While heavy fighting in Ukraine is concentrated in the east and south, the capital, Kyiv, in the north-central region and its surroundings is under a different kind of assault – one that relies on suffering and turmoil as weapons.
Under duress due to Russian attacks that destroyed 40% of the country’s energy infrastructure, the Ukraine Electric Corporation announced a blackout in Kyiv and six other neighboring regions, including Kharkiv. Unscheduled emergency outages are also expected.
“We are doing everything we can to avoid this,” Mayor Vitali Klitschko told state media. “But let’s be frank, our enemies are doing their best for the city to be without heating, without electricity, without water supply, in general, so we all die. And the future of the country and the future of each of us depends on how we are prepared for different situations.”
Power outages caused by Russian drone and missile attacks affected 16 provinces and forced Kyiv officials to consider mass evacuations. They plan to create about 1,000 heating shelters but noted that this may not be enough for the city’s 3 million residents. Average temperatures in Kyiv in winter range from the low 20s to the low 30s.
A test of our endurance: Will harsh winter weather change the rules of the game for Ukraine or Russia?
The latest developments:
► The Zaporizhzhya nuclear power plant was reconnected to Ukraine’s power grid on Sunday, after three days of fighting in the region brought it to a standstill, forcing the use of emergency diesel generators to keep vital cooling systems running.
– Russian officials continue to evacuate the occupied city of Kherson in the south, sending warning phone messages on Sunday telling residents to leave for the east bank in anticipation of a major battle with Ukrainian forces.
Local media reported that the remaining 15,000 residents in the eastern city of Bakhmut have been living for months under continuous shelling that intensified in recent weeks, leaving them without water or electricity.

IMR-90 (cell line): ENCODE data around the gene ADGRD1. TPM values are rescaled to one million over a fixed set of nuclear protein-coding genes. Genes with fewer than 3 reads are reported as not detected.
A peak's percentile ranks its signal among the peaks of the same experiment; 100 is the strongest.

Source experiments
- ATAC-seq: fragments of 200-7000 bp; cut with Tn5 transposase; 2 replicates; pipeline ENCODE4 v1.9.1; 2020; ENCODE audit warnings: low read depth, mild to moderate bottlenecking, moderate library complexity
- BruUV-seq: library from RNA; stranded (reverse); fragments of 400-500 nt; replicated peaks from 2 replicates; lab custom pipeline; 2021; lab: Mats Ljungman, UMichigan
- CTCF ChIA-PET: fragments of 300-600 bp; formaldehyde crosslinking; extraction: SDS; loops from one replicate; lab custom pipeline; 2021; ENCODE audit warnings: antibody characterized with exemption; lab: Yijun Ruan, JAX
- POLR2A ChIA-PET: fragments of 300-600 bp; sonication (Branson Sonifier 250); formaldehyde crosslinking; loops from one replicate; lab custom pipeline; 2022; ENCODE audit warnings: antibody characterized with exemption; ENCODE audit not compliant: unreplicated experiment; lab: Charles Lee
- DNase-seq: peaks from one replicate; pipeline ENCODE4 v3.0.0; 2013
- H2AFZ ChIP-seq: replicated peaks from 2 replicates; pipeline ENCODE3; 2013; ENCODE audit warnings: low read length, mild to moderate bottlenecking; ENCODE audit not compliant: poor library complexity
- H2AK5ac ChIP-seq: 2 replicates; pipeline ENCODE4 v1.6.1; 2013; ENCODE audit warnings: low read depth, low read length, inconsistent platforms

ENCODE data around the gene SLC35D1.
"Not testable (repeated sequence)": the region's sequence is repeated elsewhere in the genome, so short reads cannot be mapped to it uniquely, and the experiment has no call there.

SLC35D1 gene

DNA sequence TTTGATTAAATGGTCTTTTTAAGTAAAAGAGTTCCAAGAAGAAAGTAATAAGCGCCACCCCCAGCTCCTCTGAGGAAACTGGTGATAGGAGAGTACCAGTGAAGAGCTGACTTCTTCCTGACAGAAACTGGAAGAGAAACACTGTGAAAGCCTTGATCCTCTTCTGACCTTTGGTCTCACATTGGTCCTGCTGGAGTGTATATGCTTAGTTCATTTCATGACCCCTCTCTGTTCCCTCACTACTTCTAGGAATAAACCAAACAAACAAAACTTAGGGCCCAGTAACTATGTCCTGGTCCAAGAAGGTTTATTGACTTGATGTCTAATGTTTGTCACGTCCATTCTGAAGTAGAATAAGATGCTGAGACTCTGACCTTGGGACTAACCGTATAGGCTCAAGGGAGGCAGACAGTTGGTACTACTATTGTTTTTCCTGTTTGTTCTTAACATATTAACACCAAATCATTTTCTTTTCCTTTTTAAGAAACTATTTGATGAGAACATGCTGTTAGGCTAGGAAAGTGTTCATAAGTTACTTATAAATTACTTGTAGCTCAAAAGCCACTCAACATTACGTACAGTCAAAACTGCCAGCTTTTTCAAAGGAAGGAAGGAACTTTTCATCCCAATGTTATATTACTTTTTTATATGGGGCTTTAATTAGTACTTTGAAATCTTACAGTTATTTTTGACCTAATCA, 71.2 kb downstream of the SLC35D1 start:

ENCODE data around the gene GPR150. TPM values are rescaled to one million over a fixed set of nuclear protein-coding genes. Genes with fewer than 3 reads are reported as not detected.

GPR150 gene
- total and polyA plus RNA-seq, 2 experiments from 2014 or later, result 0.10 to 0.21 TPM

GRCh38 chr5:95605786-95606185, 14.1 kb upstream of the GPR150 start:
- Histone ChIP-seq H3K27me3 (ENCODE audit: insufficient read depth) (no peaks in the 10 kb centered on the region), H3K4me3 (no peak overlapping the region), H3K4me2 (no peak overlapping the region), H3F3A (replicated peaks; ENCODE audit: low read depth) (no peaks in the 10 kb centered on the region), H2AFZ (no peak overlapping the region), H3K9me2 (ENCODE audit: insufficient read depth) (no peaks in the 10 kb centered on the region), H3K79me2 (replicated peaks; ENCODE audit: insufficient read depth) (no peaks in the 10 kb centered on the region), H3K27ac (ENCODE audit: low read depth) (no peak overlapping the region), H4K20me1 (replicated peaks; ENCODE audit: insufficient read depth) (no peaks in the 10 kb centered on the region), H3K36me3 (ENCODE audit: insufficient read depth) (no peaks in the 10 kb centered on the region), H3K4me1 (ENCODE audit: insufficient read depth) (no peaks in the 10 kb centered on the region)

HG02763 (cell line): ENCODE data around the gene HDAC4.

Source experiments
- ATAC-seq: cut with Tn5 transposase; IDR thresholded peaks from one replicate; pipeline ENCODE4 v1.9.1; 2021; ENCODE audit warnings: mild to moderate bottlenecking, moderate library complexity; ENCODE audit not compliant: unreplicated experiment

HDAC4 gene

Iran has retracted its denial that it supplied Russia with drones, raising questions about other statements that qualify acceptance.
“We gave Russia a limited number of drones months before the Ukrainian war,” Iranian Foreign Minister Hossein Amirabadalahian told reporters on Saturday in Tehran.
Amirbad Allahian added that Iran had no knowledge of Russia’s attack on Ukraine with drones, adding: “If it is proven to us that Russia used Iranian drones in the war against Ukraine, we will not be indifferent to this issue.”
This contrasts with the IRGC’s vaguely boasting of providing drones to the world’s major powers.
Since last month, Russia has been engaged in a campaign to destroy Ukrainian power plants and other civilian targets, relying on drones that can cost as little as $20,000 each, or 50 times less than a cruise missile. Russia renamed the drones, but there was evidence that they were Iranian-made Shahid drones.
Both Russia and Iran, which insists on remaining neutral in the war, have denied any shipments of the drones. The United States and its Western allies in the United Nations Security Council have called on Secretary-General Antonio Guterres to investigate whether Russia has used Iranian drones to attack civilians in Ukraine.
Russia may oust the leaders of all its military districts before the end of the year.
The last to be neglected was Colonel General Alexander Lapin, who appears to have been replaced as head of the Central Military District by Major General Alexander Linkov, According to the British Ministry of Defense.
The ministry noted that the commanders of Russia’s eastern, southern and western military districts have already been replaced since the start of the invasion of Ukraine in February.
“These dismissals represent a pattern of blaming senior Russian military leaders for failing to achieve Russian objectives on the battlefield. It is likely that this is partly an attempt to isolate and shift blame from the Russian high command at home,” the ministry said. “
Contributing: The Associated Press
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